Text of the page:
What is Pectus Excavatum?
Pectus excavatum (sunken chest) is a dip or concave recession in the chest wall. It is four times as common as pectus carinatum (pigeon chest). It is more frequent in males, and may be symmetrical or asymmetrical. These children are usually thin: muscular and ligamentous laxity is marked. The sternal depression is maximal at the sterno-xiphisternal junction, but may extend up the sternum to any level.
When most of the sternum is affected, the depression is shallow and the deformity may be described as the ‘saucer’ type. A localised depression is compatible with a well-developed upper chest, and the very localised ‘funnel’ may be referred to as the ‘cup’ type.
In asymmetrical lesions, the sternum is rotated, producing prominence of the costal cartilages on one side and recession of those on the other.
The costal margin (bottom of the rib cage) on each side may become generally everted or protrude known as costal flaring. Postural kyphosis (forward bending of the spine) is common, and scoliosis (lateral bending) not infrequent.
The deformity may be of any degree of severity, from being barely detectable to one in which the lower sternum seems to almost touch the front of the vertebral column.
One third may be present at birth, but the most common history is that it becomes much more apparent during the pubertal growth spurt, when rapid growth in height is occurring. In general there is a tendency for the deformity to progress until growth ceases.
In the more severe cases there may be an effect on cardiac function and many of those patients will report shortness of breath with significant exertion. More commonly the symptoms relate more to the psychological effects.
Psychological features may become apparent from an early age. The child resents being ‘different’ and, when undressed for examination, brings the arms together to try to conceal the shape of the chest. Older children may refuse to go swimming for fear of becoming an object of attention. Comments from schoolmates may be unkind. The psychological effects can completely alter the child’s personality and affect social development.
Diminished exercise tolerance is uncommon, and confined to those with the most severe deformities. Pain may be present. The deformity is not responsible for any increased tendency to respiratory infections.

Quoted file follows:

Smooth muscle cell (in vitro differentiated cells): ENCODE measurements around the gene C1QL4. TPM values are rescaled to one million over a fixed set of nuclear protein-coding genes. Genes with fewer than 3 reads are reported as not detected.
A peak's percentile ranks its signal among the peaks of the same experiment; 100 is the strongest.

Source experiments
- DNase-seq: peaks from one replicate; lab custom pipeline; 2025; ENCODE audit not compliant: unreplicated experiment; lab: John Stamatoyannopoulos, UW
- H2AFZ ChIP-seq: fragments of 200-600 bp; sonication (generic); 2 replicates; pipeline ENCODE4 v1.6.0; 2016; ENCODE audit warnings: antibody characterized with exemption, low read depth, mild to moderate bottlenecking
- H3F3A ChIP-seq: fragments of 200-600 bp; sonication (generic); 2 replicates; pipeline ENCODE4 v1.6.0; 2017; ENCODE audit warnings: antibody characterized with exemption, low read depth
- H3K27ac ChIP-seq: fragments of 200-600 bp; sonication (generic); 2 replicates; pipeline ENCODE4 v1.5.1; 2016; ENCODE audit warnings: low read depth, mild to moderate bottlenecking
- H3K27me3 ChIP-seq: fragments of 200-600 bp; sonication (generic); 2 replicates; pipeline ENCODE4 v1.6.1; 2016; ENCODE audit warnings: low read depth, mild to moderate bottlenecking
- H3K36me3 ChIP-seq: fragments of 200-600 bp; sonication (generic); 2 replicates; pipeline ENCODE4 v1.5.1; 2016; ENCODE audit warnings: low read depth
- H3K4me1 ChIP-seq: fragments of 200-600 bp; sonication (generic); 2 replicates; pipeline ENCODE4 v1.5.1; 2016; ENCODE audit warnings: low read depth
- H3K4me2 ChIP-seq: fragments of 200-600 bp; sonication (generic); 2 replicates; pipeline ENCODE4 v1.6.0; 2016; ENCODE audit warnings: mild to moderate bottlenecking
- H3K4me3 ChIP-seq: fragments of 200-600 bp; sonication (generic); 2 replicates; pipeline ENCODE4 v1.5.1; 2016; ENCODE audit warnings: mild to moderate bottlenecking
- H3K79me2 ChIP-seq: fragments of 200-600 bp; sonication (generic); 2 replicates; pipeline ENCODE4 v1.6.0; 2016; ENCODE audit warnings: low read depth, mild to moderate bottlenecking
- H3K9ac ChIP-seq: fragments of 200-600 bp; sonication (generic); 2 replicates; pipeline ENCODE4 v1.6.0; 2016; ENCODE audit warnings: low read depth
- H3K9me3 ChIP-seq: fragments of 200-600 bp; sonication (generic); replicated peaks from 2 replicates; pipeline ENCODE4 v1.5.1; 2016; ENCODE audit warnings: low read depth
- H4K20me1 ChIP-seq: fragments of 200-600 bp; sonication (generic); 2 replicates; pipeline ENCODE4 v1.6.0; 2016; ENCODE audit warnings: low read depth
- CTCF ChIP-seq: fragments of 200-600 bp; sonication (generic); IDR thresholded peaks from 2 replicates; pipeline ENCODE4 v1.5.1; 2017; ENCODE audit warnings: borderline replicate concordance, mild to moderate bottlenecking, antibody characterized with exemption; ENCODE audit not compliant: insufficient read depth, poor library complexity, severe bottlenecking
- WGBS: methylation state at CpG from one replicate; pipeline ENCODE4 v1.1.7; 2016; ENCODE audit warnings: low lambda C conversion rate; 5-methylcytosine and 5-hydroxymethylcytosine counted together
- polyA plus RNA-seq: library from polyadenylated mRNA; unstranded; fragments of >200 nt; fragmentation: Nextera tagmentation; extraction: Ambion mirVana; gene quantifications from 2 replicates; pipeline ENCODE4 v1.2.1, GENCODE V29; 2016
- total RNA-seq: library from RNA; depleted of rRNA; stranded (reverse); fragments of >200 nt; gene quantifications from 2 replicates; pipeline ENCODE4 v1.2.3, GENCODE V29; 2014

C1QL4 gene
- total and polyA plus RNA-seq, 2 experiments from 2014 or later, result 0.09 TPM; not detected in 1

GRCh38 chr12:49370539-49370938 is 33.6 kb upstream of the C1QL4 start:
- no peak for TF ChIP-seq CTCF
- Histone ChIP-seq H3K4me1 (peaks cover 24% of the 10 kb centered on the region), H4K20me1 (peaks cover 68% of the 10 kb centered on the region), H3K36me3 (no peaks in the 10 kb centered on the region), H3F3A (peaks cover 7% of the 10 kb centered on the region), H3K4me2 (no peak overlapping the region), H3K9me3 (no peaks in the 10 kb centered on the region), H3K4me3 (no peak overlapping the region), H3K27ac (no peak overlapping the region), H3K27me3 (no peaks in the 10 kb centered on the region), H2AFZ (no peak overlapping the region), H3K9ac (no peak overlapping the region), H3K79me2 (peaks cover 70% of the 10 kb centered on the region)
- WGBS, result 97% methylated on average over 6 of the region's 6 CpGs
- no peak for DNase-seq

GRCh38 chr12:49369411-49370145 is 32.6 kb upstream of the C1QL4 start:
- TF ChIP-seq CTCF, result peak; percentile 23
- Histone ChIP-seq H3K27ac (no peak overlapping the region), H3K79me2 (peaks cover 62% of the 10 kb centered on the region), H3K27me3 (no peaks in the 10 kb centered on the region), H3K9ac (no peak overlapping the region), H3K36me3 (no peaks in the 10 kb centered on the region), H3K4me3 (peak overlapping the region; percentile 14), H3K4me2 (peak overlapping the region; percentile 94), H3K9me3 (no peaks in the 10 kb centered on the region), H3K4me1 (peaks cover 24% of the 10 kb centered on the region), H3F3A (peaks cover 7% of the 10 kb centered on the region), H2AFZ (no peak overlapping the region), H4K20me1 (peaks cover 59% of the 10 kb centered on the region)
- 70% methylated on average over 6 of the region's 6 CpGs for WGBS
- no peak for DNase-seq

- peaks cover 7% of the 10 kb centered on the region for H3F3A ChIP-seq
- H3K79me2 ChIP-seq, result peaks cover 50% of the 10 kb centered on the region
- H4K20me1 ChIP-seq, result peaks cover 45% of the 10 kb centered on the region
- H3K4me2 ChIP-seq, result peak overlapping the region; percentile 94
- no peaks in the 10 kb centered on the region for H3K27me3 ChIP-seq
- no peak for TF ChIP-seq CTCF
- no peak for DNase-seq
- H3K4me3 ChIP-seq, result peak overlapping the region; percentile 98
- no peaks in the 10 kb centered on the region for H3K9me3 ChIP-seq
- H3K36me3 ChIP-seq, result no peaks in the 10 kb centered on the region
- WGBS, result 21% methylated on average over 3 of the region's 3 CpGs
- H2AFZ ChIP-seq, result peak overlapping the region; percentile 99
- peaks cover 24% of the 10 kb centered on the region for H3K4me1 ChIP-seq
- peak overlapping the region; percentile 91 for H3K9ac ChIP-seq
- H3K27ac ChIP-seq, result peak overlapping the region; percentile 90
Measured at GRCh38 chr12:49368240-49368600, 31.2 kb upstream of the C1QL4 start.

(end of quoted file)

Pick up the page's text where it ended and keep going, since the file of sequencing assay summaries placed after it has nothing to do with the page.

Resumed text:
The progression and severity of the condition, and its significance to the patient and parents can best be assessed by serial examinations at yearly intervals, with photographs recording the deformity at each visit.
A CT or MRI of the chest is sometimes taken to demonstrate the position of the heart and to establish the distance of the sternum from the vertebral column.
Surgery is often performed as the child approaches puberty. A minimally invasive corrective procedure is usually undertaken named the “Nuss” procedure .This involves placing a curved metal strut behind the sternum, to correct the deformity , using a minimally invasive technique.
Occasionally a classical sternochondroplasty (Open repair) will be more appropriate. The chest cage is exposed through a transverse incision, with elevation of muscle flaps. The sternum is mobilised and the costal cartilages divided to correct the deformity. The corrected position of the sternum is maintained by struts (usually of steel) placed behind the sternum.
Both operations cause considerable discomfort and require careful pain management. We will usually do this in hospital using an epidural catheter followed by oral pain relief post-operatively. The pain usually takes about 6 weeks to dissipate.
In the first 3 months post operatively there should be strict avoidance of upper chest rotation, pushing back on your arms and upper body exercise. This may be resumed after 3 months. Heavy contact sports are however discouraged while the Nuss bar is in, and for 1 year post sternochondroplasty (open repair)